The turbulent waters of Lake Ontario nipped at Jenna Lambert’s skin. It had been 28 hours since the 15-year-old jumped into the lake at Baird Point, New York — and several hours since she’d made any real progress.
On that summer day in 2006, she was stuck in a current that prevented her from going forwards or backwards, and the fatigue was beginning to set in. Her support team could see that and the team of boats surrounding the solo swimmer began to lead her back the way she came. The goal — to become the first woman with a physical disability to swim across Lake Ontario — was becoming more difficult by the second. Born in 1991 with cerebral palsy, Lambert uses a mobility scooter or crutches to get around. In the water, she only needs her arms.
As Lambert’s flotilla approached, her coach Vicki Keith leaned over from the kayak and asked the unthinkable: “Do you want to quit?” With so much time stalled in the current, Keith was concerned about her level of exhaustion.
This wasn’t the first or last time Lambert’s motivation would be questioned by a coach during her 14-year career with the sport. Lambert, who was born in Kingston and moved to Ottawa 10 years ago, said she drove multiple coaches and sport scientists crazy throughout her career by refusing to bring the competitive edge they were asking for.
“I trained. I loved it. I went to meets. I loved the people. I wanted to compete against myself. I wanted to win to improve my time,” she said. “But I’d rather let the next person in the next lane take the race, which makes a really terrible competitive athlete. I got a lot of flack for that.”
Occasionally, Lambert said she would get told by her coaches “take the sport more seriously.” She knew what a privilege it was to be training at such a high level, she said, but if she focused too hard on the competitiveness of the sport she would get so anxious that she would lose the fun. “And I think when you’re chasing after something, you have to find the joy in it.”
No matter how much success Lambert encountered in the water, she said her victories were always missing the thing that was most important to her: joy.
Lambert began swimming when she was a year and a half old. In the water, she was able to move in ways she couldn’t on land, due to her physical disability. “I learned how to walk in the water,” Lambert said. “The water offers so much freedom and independence.”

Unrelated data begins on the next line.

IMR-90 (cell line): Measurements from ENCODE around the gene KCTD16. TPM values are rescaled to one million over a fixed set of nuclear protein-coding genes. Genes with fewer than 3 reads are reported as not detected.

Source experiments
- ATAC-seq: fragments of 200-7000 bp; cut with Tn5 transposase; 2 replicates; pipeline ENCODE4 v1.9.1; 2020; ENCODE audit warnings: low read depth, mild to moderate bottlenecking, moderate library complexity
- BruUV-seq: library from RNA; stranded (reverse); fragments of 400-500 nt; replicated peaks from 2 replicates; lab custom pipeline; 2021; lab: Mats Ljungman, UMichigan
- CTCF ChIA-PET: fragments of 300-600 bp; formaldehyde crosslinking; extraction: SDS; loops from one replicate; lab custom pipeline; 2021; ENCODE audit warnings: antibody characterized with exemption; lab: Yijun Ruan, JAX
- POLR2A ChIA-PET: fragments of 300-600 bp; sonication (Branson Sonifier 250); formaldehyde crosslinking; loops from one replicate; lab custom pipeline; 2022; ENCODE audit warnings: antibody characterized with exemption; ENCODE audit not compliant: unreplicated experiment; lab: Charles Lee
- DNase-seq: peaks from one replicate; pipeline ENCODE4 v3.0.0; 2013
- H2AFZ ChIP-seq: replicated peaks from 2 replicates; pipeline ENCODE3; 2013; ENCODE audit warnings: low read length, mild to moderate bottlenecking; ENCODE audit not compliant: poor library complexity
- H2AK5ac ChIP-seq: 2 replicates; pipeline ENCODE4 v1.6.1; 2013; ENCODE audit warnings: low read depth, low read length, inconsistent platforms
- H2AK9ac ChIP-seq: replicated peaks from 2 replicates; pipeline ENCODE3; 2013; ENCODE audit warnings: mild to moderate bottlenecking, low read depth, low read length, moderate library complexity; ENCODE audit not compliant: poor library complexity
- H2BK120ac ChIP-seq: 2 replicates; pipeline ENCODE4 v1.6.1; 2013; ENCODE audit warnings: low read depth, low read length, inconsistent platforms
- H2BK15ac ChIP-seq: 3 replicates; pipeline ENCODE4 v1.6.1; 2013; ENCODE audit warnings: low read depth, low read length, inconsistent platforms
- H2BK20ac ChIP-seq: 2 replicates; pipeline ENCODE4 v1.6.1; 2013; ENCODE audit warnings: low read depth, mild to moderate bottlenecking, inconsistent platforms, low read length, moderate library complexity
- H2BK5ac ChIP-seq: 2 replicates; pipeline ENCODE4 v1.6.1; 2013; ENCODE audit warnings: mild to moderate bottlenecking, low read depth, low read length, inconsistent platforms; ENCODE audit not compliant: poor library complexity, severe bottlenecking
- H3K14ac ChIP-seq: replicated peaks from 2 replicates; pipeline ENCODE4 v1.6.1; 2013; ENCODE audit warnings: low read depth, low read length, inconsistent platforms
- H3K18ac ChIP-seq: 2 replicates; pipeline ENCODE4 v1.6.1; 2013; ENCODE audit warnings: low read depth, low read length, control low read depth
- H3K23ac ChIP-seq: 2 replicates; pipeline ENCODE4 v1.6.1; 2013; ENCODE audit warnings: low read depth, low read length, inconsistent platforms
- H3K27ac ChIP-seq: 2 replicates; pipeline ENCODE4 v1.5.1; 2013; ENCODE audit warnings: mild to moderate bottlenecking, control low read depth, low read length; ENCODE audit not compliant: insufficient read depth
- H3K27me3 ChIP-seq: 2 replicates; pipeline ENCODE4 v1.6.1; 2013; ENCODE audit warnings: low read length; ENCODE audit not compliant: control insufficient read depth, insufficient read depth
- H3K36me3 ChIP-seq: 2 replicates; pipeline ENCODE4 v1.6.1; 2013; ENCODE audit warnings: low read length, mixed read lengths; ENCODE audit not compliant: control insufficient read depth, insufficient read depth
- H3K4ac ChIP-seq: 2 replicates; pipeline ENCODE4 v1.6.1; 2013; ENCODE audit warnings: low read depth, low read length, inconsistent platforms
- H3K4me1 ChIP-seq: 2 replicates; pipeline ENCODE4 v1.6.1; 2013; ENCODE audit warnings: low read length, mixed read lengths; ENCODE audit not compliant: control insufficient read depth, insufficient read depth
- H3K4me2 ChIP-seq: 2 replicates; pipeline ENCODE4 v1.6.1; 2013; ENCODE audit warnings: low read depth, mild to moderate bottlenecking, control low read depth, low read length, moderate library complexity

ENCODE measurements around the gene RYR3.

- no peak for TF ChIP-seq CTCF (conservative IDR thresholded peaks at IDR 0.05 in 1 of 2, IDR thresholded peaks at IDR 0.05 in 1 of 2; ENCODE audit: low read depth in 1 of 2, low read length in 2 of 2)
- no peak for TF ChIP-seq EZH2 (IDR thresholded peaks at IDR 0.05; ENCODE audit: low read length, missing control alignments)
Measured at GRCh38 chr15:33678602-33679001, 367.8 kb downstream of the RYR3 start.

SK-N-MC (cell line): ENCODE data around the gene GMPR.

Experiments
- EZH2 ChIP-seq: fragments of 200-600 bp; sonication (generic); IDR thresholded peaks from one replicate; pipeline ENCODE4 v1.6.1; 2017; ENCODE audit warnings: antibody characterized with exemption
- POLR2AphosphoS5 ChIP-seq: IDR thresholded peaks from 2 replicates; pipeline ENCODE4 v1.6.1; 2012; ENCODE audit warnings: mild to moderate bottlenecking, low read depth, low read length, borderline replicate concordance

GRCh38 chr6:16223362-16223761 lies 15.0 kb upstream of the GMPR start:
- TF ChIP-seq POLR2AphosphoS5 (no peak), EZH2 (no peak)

By age nine, she was swimming competitively. “My parents knew how much of a little mermaid I was,” she said. “The strength that I gained from the water, the movement because of my disability, it was so important for me.”
Every week, Lambert’s parents would make the 30-minute trek from their home in the village of Harrowsmith, Ont. to Kingston, to tote her and her sister to swim practice. “As parents of two little kids, it wasn’t the easiest thing to do,” she said. “But we started to swim three times a week. It was life changing.”
Lambert competed at her first national swim meet when she was 11. From there, she travelled to training camps in Florida and competitions across North America. In 2009, she completed a solo ultratriathlon — travelling from Belleville to the YMCA in downtown Ottawa via swimming, handcycling, and pushing herself in a manual wheelchair — in 48 hours. She didn’t even stop to sleep. Two years later, her swimming carried her to the Parapan American games in Guadalajara, Mexico.
It was in the early stages of her lengthy career that Lambert’s interest in marathon swimming peaked. It was another place where Lambert thought she might find her joy. Her own Lake Ontario attempt was inspired by a similar swim completed by her coach a year earlier. So, it was fitting that Keith was in the kayak beside her when she hit that fateful current, putting her own attempt in jeopardy.
Lambert was swimming close to Simcoe Island at the time and had already shot way past her estimated finish time of 24 hours. Keith told her if she needed it, Simcoe Island was a good compromise on the finish line.
“Go just swim over there, touch that rock, you’ll be done. It’ll be okay. Everybody will be proud of you,” Lambert recalls. “Everybody will understand you want to give up.”
To touch land in a marathon swim is to admit defeat. The minute a swimmer touches land, a boat, or another swimmer, it invalidates their effort. Lambert wouldn’t have it.